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You are here: Home / Library / RBINS Staff Publications 2020 / The Devonian–Carboniferous boundary in Belgium and surrounding areas

Julien Denayer, Cyrille Prestianni, Bernard Mottequin, Luc Hance, and Edouard Poty (2020)

The Devonian–Carboniferous boundary in Belgium and surrounding areas

Palaeobiodiversity and Palaeoenvironments.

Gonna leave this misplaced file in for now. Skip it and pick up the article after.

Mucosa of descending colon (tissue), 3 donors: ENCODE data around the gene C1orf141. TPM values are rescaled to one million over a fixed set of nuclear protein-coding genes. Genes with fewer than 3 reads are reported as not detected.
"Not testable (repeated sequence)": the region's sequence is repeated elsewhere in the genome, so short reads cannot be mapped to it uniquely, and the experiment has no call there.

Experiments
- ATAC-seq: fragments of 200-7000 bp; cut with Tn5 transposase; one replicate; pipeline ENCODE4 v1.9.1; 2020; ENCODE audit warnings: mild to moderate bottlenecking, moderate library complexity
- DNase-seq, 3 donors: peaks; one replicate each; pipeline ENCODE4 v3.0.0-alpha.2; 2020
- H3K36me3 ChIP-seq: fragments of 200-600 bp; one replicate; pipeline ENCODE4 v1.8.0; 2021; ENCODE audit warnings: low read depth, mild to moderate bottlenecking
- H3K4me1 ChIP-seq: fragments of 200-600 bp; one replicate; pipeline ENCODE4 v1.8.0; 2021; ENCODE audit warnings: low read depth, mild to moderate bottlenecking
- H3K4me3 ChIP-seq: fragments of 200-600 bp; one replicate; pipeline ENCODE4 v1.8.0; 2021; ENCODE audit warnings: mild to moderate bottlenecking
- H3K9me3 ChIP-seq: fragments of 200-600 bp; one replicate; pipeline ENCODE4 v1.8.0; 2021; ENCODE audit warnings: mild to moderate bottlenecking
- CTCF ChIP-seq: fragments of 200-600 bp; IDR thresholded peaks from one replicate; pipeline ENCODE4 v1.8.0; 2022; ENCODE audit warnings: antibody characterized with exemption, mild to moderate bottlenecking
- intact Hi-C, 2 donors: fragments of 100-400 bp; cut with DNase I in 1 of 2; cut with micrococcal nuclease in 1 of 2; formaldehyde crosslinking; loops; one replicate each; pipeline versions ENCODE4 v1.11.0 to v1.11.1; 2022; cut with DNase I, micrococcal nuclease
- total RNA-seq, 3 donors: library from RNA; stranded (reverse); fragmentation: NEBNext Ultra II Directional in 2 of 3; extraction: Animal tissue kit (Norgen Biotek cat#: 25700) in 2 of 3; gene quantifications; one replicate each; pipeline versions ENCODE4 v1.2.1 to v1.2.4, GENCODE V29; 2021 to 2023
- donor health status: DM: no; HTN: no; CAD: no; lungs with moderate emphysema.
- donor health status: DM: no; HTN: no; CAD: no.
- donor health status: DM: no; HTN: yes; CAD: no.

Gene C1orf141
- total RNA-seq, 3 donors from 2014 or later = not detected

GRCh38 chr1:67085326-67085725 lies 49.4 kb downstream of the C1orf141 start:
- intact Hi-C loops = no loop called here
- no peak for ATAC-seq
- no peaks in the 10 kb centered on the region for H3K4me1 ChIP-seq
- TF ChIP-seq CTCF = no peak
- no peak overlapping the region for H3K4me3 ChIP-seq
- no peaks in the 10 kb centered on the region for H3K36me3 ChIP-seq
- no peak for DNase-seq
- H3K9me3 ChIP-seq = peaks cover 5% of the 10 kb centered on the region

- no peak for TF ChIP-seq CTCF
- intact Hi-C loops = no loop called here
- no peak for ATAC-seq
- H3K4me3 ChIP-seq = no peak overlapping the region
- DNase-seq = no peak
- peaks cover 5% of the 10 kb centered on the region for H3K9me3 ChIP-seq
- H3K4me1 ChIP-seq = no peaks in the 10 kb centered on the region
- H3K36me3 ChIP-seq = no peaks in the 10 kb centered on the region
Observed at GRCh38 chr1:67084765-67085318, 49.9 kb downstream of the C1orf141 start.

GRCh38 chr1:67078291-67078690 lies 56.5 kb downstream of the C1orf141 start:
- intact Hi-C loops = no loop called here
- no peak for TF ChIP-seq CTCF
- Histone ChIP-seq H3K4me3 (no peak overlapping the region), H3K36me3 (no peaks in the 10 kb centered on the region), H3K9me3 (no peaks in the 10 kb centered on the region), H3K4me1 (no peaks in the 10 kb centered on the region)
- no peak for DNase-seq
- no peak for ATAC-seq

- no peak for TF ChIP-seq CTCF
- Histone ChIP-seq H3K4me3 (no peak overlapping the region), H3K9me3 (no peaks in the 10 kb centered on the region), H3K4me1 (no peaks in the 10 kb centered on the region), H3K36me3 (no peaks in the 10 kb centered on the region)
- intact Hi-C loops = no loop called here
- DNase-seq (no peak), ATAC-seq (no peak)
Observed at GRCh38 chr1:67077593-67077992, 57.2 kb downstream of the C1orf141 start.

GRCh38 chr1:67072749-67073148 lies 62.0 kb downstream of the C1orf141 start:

The Devonian–Carboniferous boundary is associated with a major extinction event of the Phanerozoic. It was also a time marked by a rapid but short-lasting change in deposition called Hangenberg Event. In the Namur–Dinant Basin the uppermost Devonian (‘Strunian’) deposits recorded a third-order transgression that produced a progressive switch from coastal siliciclastic to proximal mixed deposits with an increase of the carbonate production on the ramp. Hence, the Comblain-au-Pont and lower Hastière formations are considered as the transgressive system tract, whereas the middle member of the Hastière Formation is interpreted as the highstand system tract, capped by an erosion surface corresponding to the third-order sequence boundary. Superimposed on these third-order sequences are well-marked orbitally forced precession cycles (wet–dry climate alternations) of c. 18.6 ka, appearing as irregular c. 30–80-cm-thick couplets of limestone and calcareous shale beds. The Hangenberg Black Shale Event is locally present as dark shales that likely spread over the shelf, marking the maximum flooding surface of the sequence. Before and after this event, carbonate facies rich in benthic macrofauna and microfauna continued to develop. The Hangenberg Sandstone Event, appearing as a sandstone bed in pelagic sections, is variously recorded at the base of the Hastière Formation, either as a sandy siltstone bed in proximal sections or as a horizon with limestone clasts and reworked fossils in more distal settings. The Hangenberg Sandstone Event beds occur sharply in the stratigraphic record and do not correspond to the long sea level fall of a third-order sequence boundary, but most probably to a short out-of-sequence event. The revision of the stratigraphic distribution of major fossil groups pleads for a continuous biostratigraphic succession with no obvious hiatus. The variable development of some micropalaeontological zones at the end of the Devonian is the result of complex ecobiostratigraphic interactions with the environment rather than the reflection of true hiatuses. It is marked by extinctions of Devonian taxa, concomitantly with the end of the reworking produced by the Hangenberg Sandstone Event, most probably immediately below the entry of the conodont Protognathodus kockeli. It is also coincident with the boundary between the foraminiferal zones DFZ7–MFZ1, rugose coral zones RC0–RC1 and between the palynozones LE–VI. After the short-lasting regressive phase of the Hangenberg Sandstone Event, normal depositional settings returned with the deposition of the Hastière Formation. Hence, the end of the Hangenberg Sandstone Event is proposed as the most natural proxy to pinpoint the Devonian– Carboniferous boundary.
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